Susan Cahill is Assistant Professor in the School of Canadian Irish Studies, Concordia University, Montreal, Canada.
Apparently doomed to an obscure Anglican parsonage in Laracor, Ireland, even after he had written his anonymous masterpiece, A Tale of a Tub (c.1696), Swift turned a political mission to England from the Irish Protestant clergy into an avenue to prominence as the chief propagandist for the Tory government. His exhilaration at achieving importance in his forties appears engagingly in his Journal to Stella (1710--13), addressed to Esther Johnson, a young protegee for whom Swift felt more warmth than for anyone else in his long life. At the death of Queen Anne and the fall of the Tories in 1714, Swift became dean of St. Patrick's Cathedral, Dublin. In Ireland, which he considered exile from a life of power and intellectual activity in London, Swift found time to defend his oppressed compatriots, sometimes in such contraband essays as his Drapier's Letters (1724), and sometimes in such short mordant pieces as the famous A Modest Proposal (1729); and there he wrote perhaps the greatest work of his time, Gulliver's Travels (1726). Using his characteristic device of the persona (a developed and sometimes satirized narrator, such as the anonymous hack writer of A Tale of a Tub or Isaac Bickerstaff in Predictions for the Ensuing Year, who exposes an astrologer), Swift created the hero Gulliver, who in the first instance stands for the bluff, decent, average Englishman and in the second, humanity in general. Gulliver is a full and powerful vision of a human being in a world in which violent passions, intellectual pride, and external chaos can degrade him or her---to animalism, in Swift's most horrifying images---but in which humans do have scope to act, guided by the Classical-Christian tradition. Gulliver's Travels has been an immensely successful children's book (although Swift did not care much for children), so widely popular through the world for its imagination, wit, fun, freshness, vigor, and narrative skill that its hero is in many languages a common proper noun. Perhaps as a consequence, its meaning has been the subject of continuing dispute, and its author has been called everything from sentimental to mad. Swift died in Dublin and was buried next to his beloved "Stella."
Nobel Prize winner (1969) Samuel Beckett was born on April 13, 1906 near Dublin, Ireland into a middle-class Protestant family. As a boy, he studied French and enjoyed cricket, tennis, and boxing. At Trinity College he continued his studies in French and Italian and became interested in theater and film, including American film. After graduation, Beckett taught English in Paris and traveled through France and Germany. While in Paris Beckett met Suzanne Deschevaus-Dusmesnil. During World War II when Paris was invaded, they joined the Resistance. They were later forced to flee Paris after being betrayed to the Gestapo, but returned in 1945. Beckett and Deschevaus-Dusmesnil married in 1961. Samuel Beckett's first novel was Dream of Fair to Middling Women. Among his many works are Murphy; Malone Dies; and The Unnameable. His plays include Endgame, Happy Days, Not I, That Time, and Krapp's Last Tape. In 1953, the production of Waiting For Godot in Paris by director and actor Roger Blin earned Beckett international fame. Beckett was awarded the Nobel Prize in Literature in 1969. His style was postmodern minimalist and some of his major themes were imprisonment in one's self, the failure of language, and moral conduct in a godless world. Despite his fame, Samuel Beckett led a secluded life. In his later years he suffered from cataracts and emphysema. His wife Suzanne died on July 17, 1989 and Beckett died on December 22nd of the same year.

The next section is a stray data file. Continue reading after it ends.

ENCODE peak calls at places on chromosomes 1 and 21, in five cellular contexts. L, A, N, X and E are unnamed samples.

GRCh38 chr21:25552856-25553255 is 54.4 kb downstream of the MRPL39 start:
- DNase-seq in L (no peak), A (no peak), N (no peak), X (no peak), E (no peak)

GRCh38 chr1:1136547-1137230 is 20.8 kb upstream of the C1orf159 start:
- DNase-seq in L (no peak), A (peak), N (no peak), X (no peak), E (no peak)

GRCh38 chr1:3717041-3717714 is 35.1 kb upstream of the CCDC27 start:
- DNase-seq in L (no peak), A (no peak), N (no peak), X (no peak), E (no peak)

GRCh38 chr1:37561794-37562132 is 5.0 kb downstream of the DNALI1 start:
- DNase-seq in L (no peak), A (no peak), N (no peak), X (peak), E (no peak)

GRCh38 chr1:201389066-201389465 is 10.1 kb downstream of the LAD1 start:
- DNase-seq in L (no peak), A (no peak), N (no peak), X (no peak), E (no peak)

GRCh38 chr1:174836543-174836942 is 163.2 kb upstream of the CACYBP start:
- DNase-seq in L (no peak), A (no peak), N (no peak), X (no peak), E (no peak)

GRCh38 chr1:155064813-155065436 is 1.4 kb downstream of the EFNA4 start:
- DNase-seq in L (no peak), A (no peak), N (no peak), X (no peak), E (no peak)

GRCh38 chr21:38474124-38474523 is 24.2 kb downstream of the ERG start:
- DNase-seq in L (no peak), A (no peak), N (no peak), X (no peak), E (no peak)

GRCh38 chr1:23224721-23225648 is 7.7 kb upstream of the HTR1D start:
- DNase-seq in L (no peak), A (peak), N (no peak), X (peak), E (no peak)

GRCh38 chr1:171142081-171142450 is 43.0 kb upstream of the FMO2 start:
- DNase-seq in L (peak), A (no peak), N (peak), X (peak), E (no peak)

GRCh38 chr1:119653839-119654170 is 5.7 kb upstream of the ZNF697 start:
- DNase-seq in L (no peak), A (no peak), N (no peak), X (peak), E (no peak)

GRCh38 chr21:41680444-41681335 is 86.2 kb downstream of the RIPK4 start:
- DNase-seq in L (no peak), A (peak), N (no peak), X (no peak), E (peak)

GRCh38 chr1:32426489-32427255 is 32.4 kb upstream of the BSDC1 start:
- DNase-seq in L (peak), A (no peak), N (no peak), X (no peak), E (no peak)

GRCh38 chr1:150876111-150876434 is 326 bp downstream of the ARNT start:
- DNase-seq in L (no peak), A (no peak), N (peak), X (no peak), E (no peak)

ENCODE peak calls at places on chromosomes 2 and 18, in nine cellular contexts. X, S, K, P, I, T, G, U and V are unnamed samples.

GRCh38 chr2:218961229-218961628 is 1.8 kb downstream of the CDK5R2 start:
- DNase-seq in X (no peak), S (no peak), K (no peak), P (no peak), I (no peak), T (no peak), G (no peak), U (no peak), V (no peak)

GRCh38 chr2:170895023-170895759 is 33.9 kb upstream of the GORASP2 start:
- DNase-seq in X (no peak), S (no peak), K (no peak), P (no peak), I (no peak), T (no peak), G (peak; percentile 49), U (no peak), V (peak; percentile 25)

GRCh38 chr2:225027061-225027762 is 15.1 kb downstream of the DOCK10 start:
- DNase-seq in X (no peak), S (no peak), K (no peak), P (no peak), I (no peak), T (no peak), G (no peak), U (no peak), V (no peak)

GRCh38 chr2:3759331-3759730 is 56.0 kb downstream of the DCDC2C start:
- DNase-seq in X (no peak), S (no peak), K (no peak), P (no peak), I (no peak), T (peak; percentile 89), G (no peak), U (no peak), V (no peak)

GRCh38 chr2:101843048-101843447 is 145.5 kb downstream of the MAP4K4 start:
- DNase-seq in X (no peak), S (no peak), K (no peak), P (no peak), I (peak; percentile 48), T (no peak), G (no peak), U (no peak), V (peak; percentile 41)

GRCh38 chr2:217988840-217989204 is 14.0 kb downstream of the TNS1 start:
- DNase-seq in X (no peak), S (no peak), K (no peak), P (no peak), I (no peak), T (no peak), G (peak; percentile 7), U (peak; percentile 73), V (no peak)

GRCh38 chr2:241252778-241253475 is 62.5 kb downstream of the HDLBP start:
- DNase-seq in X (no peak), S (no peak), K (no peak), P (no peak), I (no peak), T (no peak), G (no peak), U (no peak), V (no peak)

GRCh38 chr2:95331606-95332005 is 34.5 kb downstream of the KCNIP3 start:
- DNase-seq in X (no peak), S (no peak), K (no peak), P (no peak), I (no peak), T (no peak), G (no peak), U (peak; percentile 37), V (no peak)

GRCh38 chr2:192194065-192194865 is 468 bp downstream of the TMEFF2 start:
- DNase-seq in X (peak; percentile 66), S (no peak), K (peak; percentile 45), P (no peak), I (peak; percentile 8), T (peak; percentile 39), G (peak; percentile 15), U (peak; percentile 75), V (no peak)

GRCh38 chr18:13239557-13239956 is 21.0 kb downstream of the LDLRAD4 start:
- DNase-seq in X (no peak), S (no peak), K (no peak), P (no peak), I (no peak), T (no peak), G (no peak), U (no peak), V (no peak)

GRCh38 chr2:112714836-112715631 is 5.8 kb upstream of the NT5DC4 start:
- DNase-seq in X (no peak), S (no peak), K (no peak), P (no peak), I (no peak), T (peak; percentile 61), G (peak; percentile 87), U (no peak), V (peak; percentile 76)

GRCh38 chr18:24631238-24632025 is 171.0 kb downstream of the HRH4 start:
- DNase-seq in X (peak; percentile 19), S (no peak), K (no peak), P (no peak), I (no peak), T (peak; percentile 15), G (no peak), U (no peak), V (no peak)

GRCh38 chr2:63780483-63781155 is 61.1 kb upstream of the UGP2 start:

Roddy Doyle is the author of five previous novels, including a Booker Prize nominee, The Van, and a Booker Prize winning international bestseller Paddy Clarke Ha Ha Ha. He has also written several screenplays, most recently When Brendan Met Trudy. His first children's book, The Giggler Treatment, will be published in September by Scholastic. He lives in Dublin.
Seamus Heaney was born in Mossbawn, Ireland on April 13, 1939. He received a degree in English from Queen's College in Belfast in 1961. After earning his teacher's certificate in English from St. Joseph's College in Belfast the following year, he took a position at the school as an English teacher. During his time as a teacher at St. Joseph's, he wrote and published work in the university magazine under the pen name Incertus. In 1966, he became an English literature lecturer at Queen's College in Belfast. His first volume of poems, Death of a Naturalist, went on to receive the E.C. Gregory Award, the Cholmondeley Award, the Somerset Maugham Award, and the Geoffrey Faber Memorial Prize. After the death of his parents, Heaney published the poetry volumes The Haw Lantern, which includes a sonnet sequence memorializing his mother, and Seeing Things, a collection containing numerous poems for his father. His other works included Field Work, Opened Ground: Poems 1966-1996, and Human Chain. Heaney was a professor at Harvard from 1981 to 1997 and its Poet in Residence from 1988 to 2006. From 1989 to 1994 he was also the Professor of Poetry at Oxford and in 1996 was made a Commandeur de l'Ordre des Arts et Lettres. Other awards that he received include the Geoffrey Faber Memorial Prize (1968), the E. M. Forster Award (1975), the PEN Translation Prize (1985), the Golden Wreath of Poetry (2001), T. S. Eliot Prize (2006) and two Whitbread Prizes (1996 and 1999). In 2012, he was awarded the Lifetime Recognition Award from the Griffin Trust For Excellence In Poetry. His literary papers are held by the National Library of Ireland. He died following a short illness on August 30, 2013 at the age of 74. Heaney's last words were in a text to his wife Marie, "Noli timere", which means "Do not be afraid."